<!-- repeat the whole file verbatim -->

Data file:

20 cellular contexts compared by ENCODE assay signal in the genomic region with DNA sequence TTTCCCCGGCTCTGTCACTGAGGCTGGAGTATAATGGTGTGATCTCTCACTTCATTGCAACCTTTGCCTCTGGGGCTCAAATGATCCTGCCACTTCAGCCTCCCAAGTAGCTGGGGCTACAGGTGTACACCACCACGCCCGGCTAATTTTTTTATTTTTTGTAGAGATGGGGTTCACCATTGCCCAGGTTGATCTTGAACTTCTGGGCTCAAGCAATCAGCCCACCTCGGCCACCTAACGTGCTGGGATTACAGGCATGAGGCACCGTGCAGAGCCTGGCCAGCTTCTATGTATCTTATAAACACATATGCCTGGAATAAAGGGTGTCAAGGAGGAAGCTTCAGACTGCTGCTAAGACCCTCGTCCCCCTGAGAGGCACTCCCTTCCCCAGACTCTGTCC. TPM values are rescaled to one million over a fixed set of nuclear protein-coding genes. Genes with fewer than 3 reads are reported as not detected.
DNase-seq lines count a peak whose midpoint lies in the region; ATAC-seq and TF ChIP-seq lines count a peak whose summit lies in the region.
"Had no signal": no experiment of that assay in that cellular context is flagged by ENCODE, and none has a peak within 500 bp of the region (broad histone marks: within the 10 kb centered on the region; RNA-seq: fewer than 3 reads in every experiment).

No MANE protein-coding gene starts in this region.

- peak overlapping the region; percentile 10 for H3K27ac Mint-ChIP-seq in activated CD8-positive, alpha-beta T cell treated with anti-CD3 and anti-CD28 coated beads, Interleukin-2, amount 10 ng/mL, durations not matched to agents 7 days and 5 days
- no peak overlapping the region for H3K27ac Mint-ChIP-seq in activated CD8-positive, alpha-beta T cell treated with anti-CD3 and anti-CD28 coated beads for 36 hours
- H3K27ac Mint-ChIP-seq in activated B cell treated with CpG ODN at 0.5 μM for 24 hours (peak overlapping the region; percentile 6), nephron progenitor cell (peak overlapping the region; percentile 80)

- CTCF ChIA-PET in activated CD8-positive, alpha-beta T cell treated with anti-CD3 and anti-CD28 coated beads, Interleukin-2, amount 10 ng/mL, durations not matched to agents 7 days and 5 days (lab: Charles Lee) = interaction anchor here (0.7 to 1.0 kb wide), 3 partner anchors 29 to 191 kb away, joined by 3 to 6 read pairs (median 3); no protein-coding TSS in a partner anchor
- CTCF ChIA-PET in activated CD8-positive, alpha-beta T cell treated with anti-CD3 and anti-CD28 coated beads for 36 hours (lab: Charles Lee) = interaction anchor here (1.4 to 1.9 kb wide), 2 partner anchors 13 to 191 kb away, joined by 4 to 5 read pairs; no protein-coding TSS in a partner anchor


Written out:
20 cellular contexts compared by ENCODE assay signal in the genomic region with DNA sequence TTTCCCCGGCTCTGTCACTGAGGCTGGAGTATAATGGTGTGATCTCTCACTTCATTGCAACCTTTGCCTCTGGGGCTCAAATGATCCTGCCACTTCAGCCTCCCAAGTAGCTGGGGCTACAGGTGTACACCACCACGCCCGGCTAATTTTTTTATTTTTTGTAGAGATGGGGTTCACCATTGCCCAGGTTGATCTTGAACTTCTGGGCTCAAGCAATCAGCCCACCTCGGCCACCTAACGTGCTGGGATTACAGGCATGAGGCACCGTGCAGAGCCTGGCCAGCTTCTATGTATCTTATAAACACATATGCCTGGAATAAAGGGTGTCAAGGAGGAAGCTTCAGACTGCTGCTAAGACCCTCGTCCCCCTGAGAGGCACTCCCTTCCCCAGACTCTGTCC. TPM values are rescaled to one million over a fixed set of nuclear protein-coding genes. Genes with fewer than 3 reads are reported as not detected.
DNase-seq lines count a peak whose midpoint lies in the region; ATAC-seq and TF ChIP-seq lines count a peak whose summit lies in the region.
"Had no signal": no experiment of that assay in that cellular context is flagged by ENCODE, and none has a peak within 500 bp of the region (broad histone marks: within the 10 kb centered on the region; RNA-seq: fewer than 3 reads in every experiment).

No MANE protein-coding gene starts in this region.

- peak overlapping the region; percentile 10 for H3K27ac Mint-ChIP-seq in activated CD8-positive, alpha-beta T cell treated with anti-CD3 and anti-CD28 coated beads, Interleukin-2, amount 10 ng/mL, durations not matched to agents 7 days and 5 days
- no peak overlapping the region for H3K27ac Mint-ChIP-seq in activated CD8-positive, alpha-beta T cell treated with anti-CD3 and anti-CD28 coated beads for 36 hours
- H3K27ac Mint-ChIP-seq in activated B cell treated with CpG ODN at 0.5 μM for 24 hours (peak overlapping the region; percentile 6), nephron progenitor cell (peak overlapping the region; percentile 80)

- CTCF ChIA-PET in activated CD8-positive, alpha-beta T cell treated with anti-CD3 and anti-CD28 coated beads, Interleukin-2, amount 10 ng/mL, durations not matched to agents 7 days and 5 days (lab: Charles Lee) = interaction anchor here (0.7 to 1.0 kb wide), 3 partner anchors 29 to 191 kb away, joined by 3 to 6 read pairs (median 3); no protein-coding TSS in a partner anchor
- CTCF ChIA-PET in activated CD8-positive, alpha-beta T cell treated with anti-CD3 and anti-CD28 coated beads for 36 hours (lab: Charles Lee) = interaction anchor here (1.4 to 1.9 kb wide), 2 partner anchors 13 to 191 kb away, joined by 4 to 5 read pairs; no protein-coding TSS in a partner anchor